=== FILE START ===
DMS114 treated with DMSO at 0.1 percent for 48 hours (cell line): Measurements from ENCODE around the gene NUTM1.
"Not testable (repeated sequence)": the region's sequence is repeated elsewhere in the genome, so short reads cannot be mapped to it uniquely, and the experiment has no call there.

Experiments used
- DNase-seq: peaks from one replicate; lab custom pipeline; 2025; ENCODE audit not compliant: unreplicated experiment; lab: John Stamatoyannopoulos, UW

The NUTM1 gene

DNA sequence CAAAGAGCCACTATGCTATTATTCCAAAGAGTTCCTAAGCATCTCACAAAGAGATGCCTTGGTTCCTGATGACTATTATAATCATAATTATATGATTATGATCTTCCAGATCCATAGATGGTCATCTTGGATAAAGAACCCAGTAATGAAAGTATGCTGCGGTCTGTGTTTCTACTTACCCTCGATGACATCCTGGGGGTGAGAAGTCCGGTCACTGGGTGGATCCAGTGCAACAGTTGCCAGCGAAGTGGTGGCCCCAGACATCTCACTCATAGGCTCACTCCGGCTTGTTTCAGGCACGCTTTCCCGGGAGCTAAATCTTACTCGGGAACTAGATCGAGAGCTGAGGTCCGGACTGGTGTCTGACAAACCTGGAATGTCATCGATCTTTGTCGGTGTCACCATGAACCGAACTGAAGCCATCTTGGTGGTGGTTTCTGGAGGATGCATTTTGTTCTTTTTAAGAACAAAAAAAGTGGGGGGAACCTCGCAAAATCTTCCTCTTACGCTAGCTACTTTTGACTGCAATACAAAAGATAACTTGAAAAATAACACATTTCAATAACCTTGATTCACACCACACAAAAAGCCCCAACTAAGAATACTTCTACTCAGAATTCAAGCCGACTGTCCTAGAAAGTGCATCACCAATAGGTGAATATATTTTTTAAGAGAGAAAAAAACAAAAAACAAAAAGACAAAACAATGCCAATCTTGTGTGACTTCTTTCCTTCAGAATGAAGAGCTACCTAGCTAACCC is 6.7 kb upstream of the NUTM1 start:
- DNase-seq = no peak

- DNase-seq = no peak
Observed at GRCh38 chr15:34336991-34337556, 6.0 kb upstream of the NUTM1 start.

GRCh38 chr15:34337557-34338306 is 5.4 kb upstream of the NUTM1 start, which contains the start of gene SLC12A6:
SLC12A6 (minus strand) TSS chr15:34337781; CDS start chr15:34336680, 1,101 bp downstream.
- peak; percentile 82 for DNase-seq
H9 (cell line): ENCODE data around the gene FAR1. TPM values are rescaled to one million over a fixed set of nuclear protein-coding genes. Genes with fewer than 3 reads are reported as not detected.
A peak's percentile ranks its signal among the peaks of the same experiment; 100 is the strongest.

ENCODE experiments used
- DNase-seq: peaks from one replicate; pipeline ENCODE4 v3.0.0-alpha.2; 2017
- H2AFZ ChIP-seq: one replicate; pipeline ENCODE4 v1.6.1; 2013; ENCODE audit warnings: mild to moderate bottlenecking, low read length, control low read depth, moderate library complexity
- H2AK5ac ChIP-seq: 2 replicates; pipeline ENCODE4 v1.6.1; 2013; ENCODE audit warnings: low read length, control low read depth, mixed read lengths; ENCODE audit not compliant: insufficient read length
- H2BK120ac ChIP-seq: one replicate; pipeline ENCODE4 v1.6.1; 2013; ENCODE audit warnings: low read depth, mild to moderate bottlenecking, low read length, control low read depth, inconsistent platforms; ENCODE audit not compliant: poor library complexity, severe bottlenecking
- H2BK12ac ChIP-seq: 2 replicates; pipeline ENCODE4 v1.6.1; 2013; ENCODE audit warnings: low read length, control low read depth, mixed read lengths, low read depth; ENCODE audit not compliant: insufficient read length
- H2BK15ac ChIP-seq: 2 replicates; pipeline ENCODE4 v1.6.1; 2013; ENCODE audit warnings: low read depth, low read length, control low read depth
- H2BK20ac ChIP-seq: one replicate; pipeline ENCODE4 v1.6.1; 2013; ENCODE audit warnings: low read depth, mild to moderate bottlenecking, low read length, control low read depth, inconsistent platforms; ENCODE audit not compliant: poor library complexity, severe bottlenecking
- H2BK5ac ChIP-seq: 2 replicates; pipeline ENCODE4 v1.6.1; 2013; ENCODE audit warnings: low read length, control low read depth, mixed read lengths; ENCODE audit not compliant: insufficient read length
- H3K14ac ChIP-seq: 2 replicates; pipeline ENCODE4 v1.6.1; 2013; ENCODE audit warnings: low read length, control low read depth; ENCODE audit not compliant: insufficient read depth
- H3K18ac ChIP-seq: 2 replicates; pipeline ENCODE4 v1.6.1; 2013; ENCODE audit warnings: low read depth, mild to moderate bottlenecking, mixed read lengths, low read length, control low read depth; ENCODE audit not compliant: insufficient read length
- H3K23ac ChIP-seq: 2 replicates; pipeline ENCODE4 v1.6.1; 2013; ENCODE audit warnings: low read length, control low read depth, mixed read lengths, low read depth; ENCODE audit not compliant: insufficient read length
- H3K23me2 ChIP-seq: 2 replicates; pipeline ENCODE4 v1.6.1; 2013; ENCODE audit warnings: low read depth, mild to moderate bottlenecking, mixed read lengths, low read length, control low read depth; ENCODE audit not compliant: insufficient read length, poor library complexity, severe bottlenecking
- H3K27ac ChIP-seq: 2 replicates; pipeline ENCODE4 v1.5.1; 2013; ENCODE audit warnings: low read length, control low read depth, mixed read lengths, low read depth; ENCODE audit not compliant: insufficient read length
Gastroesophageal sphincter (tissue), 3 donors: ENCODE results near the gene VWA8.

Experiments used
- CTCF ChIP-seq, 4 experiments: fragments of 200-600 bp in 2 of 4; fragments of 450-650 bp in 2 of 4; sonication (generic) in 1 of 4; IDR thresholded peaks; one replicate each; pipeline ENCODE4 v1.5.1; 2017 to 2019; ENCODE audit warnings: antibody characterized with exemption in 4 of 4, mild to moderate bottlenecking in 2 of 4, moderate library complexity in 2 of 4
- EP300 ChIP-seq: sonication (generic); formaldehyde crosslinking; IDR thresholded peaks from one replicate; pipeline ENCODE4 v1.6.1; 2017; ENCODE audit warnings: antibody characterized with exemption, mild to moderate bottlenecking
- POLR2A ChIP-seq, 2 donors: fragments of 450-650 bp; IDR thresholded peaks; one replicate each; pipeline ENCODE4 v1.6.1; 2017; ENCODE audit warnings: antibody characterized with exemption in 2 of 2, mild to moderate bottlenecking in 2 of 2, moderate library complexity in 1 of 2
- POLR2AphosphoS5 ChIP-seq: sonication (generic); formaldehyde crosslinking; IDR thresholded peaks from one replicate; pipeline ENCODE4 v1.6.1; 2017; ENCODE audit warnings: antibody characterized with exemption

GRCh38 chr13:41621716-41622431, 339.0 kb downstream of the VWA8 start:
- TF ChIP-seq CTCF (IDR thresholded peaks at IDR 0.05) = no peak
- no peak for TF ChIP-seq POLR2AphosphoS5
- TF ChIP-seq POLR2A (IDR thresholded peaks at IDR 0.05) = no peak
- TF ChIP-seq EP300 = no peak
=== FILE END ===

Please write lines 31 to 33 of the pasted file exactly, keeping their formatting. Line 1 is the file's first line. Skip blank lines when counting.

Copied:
- CTCF ChIP-seq, 4 experiments: fragments of 200-600 bp in 2 of 4; fragments of 450-650 bp in 2 of 4; sonication (generic) in 1 of 4; IDR thresholded peaks; one replicate each; pipeline ENCODE4 v1.5.1; 2017 to 2019; ENCODE audit warnings: antibody characterized with exemption in 4 of 4, mild to moderate bottlenecking in 2 of 4, moderate library complexity in 2 of 4
- EP300 ChIP-seq: sonication (generic); formaldehyde crosslinking; IDR thresholded peaks from one replicate; pipeline ENCODE4 v1.6.1; 2017; ENCODE audit warnings: antibody characterized with exemption, mild to moderate bottlenecking
- POLR2A ChIP-seq, 2 donors: fragments of 450-650 bp; IDR thresholded peaks; one replicate each; pipeline ENCODE4 v1.6.1; 2017; ENCODE audit warnings: antibody characterized with exemption in 2 of 2, mild to moderate bottlenecking in 2 of 2, moderate library complexity in 1 of 2